The apparatus 100 may further comprise an alignment system (not shown), which allows to stabilize the position of the image of the mask apertures on the substrate with respect to the particle-optical system by means of reference beams which are formed in the PD system by reference marks at the side of the PD field; the principles of an alignment system are described in the U.S. Pat. No. 4,967,088. For instance, a lateral correction of image position and distortion can be done by means of multipole electrodes 315, 325; additionally, a magnetic coil 62 can be used to generate a rotation of the pattern in the substrate plane.

In the embodiment of the invention shown in FIG. 1, the projection system 103 is composed of two consecutive electro-magneto-optical projector stages 31, 32. The lenses used to realize the projectors 31, 32 are shown in FIG. 1 in symbolic form only, as technical realizations of particle imaging systems are well known in the prior art, such as, for instance, the U.S. Pat. No. 4,985,634 (=EP 0 344 646) of the applicant. The first projector stage 31 images the plane of the apertures of the device 20 into an intermediate plane e1 which in turn is imaged onto the substrate surface by means of the second projector stage 32. Both stages 31, 32 employ a demagnifying imaging through crossovers c, c′. The demagnification factor for both stages is chosen such that an overall demagnification of several hundred results, e.g. 200×. A demagnification of this order is in particular suitable with a lithography setup, in order to alleviate problems of miniaturization in the PD device. A stop plate 204 may be provided at, for instance, the position of a crossover c′, in order to block out beam components which are deflected off the regular beam path.

In both projector stages the respective lens system is well compensated with respect to chromatic and geometric aberrations; furthermore, a residual chromatic aberration of the first stage 31 can be compensated by suitable fine correction in the second stage 32.

As a means to shift the image as a whole laterally, i.e. along a direction perpendicular to the optical axis cx, deflection means 315, 325 are provided in one or both of the projector stages. The deflection means can be realized as, for instance, a multipole electrode system which is either positioned near to the crossover, as shown in FIG. 1 with the first stage deflection means 315, or after the final lens of the respective projector, as is the case with the second stage deflection means 325 in FIG. 1. In this apparatus, a multipole electrode is used as deflection means both for shifting the image in relation to the stage motion and for correction of the imaging system in conjunction with the alignment system.

These deflection means 315, 325 are not to be confused with the deflection array means of the PD device (see below), since the former only deal with the particle beam as a whole.

FIG. 2 shows a simplified schematic representation of the second stage 32 with a crossover c; for the purpose of the disclosure of the invention, it is sufficient to discuss the second stage of the projection optical system only, and treat the first stage as fixed. Since the beam diameter is well reduced in the second stage as compared to the first stage, the beam current effects are far more prominent in the second stage, so the first stage can be left without a beam current compensation; of course, if needed, also the first stage may be provided with a beam current compensation according to the invention.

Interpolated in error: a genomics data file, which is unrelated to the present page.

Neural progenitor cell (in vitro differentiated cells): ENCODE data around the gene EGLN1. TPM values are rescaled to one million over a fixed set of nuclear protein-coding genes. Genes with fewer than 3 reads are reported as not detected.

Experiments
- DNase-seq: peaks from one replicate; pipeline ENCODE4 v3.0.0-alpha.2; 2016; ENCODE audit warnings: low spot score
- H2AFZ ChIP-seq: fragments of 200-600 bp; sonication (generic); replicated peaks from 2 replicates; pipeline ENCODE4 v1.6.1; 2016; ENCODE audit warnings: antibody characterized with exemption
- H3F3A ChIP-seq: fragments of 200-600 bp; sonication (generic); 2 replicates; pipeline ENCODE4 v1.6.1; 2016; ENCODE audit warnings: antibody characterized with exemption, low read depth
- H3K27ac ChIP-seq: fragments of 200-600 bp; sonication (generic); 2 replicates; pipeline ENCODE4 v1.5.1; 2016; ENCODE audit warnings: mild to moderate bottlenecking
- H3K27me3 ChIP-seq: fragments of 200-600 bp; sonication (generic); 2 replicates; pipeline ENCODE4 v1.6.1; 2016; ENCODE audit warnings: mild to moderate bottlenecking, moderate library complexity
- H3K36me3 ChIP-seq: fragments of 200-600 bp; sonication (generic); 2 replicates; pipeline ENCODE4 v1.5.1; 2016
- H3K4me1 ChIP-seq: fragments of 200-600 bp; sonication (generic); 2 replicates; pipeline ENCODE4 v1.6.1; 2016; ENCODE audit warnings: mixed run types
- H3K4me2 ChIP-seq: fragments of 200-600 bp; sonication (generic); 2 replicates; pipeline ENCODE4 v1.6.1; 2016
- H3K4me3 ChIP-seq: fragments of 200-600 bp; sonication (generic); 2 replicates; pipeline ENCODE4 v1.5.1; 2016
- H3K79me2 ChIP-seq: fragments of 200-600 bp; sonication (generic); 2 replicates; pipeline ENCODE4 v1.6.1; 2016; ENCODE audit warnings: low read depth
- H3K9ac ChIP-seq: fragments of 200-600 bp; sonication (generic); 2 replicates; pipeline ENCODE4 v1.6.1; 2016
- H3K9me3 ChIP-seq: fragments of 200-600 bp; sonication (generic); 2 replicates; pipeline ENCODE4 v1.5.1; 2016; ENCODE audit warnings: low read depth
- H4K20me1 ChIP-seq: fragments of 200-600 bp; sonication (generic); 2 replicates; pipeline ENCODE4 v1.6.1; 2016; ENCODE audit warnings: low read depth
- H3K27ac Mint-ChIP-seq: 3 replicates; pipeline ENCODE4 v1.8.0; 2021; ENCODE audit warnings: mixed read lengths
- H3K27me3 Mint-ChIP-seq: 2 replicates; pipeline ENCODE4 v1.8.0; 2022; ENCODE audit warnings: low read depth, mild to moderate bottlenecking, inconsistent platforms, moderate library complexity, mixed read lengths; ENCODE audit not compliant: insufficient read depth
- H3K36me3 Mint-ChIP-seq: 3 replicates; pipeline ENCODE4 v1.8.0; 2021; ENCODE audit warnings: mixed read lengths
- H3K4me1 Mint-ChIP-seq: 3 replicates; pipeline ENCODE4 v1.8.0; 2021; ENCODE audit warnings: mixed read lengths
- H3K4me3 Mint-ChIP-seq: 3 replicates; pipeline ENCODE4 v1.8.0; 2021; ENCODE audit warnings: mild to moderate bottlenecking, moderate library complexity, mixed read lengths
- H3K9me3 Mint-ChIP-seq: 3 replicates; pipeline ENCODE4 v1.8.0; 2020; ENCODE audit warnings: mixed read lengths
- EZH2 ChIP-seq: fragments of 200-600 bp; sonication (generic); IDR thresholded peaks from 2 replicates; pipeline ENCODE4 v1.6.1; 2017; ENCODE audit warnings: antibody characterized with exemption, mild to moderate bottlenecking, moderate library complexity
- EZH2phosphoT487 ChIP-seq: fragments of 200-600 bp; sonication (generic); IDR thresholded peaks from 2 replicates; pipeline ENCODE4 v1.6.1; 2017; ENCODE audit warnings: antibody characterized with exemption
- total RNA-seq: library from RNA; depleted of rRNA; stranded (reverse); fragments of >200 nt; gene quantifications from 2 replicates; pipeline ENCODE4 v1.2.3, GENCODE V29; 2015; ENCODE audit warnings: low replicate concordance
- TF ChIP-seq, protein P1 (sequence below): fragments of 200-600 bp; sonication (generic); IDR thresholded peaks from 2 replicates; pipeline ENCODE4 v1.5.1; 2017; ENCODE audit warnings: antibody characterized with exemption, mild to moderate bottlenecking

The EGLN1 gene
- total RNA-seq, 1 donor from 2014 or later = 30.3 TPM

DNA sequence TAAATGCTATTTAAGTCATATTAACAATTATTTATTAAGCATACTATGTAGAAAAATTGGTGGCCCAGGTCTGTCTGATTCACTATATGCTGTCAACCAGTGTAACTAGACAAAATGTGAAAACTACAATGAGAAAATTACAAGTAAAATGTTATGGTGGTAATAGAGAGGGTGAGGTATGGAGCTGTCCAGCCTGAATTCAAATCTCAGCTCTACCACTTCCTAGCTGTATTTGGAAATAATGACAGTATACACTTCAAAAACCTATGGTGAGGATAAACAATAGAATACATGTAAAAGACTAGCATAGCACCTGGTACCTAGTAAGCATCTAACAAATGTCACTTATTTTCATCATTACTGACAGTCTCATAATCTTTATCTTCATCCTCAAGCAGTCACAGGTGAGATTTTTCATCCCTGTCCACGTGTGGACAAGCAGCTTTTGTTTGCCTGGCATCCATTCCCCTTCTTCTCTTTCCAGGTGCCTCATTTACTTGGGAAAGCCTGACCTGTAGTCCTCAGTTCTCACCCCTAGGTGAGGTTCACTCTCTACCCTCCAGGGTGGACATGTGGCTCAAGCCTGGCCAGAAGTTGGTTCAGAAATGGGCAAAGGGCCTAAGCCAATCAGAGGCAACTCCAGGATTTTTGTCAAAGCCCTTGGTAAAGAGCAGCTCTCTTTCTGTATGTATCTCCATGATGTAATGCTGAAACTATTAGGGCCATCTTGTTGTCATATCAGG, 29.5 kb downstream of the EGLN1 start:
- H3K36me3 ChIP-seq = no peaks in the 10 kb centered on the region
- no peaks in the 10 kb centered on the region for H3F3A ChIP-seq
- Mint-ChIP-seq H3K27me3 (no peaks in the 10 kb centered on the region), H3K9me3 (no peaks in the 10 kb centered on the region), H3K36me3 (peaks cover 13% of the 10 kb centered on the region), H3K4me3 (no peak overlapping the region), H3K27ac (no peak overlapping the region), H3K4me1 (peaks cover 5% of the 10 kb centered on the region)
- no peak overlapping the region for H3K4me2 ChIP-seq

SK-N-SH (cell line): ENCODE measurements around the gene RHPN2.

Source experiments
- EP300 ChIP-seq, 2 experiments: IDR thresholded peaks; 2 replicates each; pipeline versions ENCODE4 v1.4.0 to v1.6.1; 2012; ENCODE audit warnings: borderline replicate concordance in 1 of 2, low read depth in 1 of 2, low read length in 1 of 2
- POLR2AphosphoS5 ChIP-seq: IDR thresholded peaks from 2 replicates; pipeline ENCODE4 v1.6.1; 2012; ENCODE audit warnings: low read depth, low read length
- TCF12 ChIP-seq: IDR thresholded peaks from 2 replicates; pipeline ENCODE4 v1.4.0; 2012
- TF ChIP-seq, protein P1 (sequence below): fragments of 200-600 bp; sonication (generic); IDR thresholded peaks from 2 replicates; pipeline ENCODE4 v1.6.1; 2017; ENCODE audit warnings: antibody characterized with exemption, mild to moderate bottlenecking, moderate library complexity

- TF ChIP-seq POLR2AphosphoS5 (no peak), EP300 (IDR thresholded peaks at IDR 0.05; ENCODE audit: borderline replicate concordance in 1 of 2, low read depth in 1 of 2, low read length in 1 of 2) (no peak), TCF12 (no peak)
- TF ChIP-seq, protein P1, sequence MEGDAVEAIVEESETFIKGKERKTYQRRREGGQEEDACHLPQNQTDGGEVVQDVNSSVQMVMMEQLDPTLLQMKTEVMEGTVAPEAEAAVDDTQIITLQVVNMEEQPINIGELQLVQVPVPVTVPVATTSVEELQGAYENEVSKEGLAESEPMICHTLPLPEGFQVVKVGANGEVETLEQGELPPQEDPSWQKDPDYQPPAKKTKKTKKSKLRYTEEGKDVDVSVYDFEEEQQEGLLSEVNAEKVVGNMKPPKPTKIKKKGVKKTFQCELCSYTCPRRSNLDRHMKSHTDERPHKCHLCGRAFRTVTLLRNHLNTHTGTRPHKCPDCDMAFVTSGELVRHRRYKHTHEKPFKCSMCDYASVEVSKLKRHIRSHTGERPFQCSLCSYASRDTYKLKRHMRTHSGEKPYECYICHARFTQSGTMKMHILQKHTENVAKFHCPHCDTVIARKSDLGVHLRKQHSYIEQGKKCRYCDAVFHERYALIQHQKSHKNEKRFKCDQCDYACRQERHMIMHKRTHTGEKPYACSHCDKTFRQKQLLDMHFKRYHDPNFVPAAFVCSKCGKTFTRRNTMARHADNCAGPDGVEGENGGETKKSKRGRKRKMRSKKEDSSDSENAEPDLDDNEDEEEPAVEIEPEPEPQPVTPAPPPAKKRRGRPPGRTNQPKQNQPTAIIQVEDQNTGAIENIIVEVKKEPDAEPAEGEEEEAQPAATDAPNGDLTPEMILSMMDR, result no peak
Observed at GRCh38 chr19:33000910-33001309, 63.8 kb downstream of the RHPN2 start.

The second stage 32 is realized as a lens system, in the present example a doublet lens system with two lenses L1, L2, which modifies an incoming patterned beam from an object B (which in this special case is an intermediate image formed by the previous stage) situated in an object plane bp (corresponding to plane el of FIG. 1) into an image S whose position is characterized by an image field sp which, ideally, should coincide with the target plane tp on a substantially plane substrate. FIG. 2 shows one “telecentric” ray at the edge of the patterned beam.

In real systems, the image field sp always exhibits deficiencies with respect to the desired imaging onto the target. One major type of deficiency is due to a mis-alignment between the (actual) image field position and the (actual) target position. While the lateral alignment of image and target in particle-optical devices is a well-known issue which has been addressed and solved by so-called alignment procedures such as proposed in the U.S. Pat. No. 4,967,088, also the axial alignment may be problematic, in particular if the shape of the target is not ideally plane but bent or bulged due to mechanic stress or the like. Another type of deficiency is due to the deviation of the geometry of the image field from an ideal plane (“image plane”), typically resulting in a field curvature, in combination with a curvature of the target. The deficiencies discussed here are only slight, but in view of the minute structures to be produced and the high demands with regard to the precise definition of the structures in semiconductor production, they may still be sufficient to cause blurring of the imaged structures at some regions of the target when other regions (for instance the center) of the target receive a sharp image.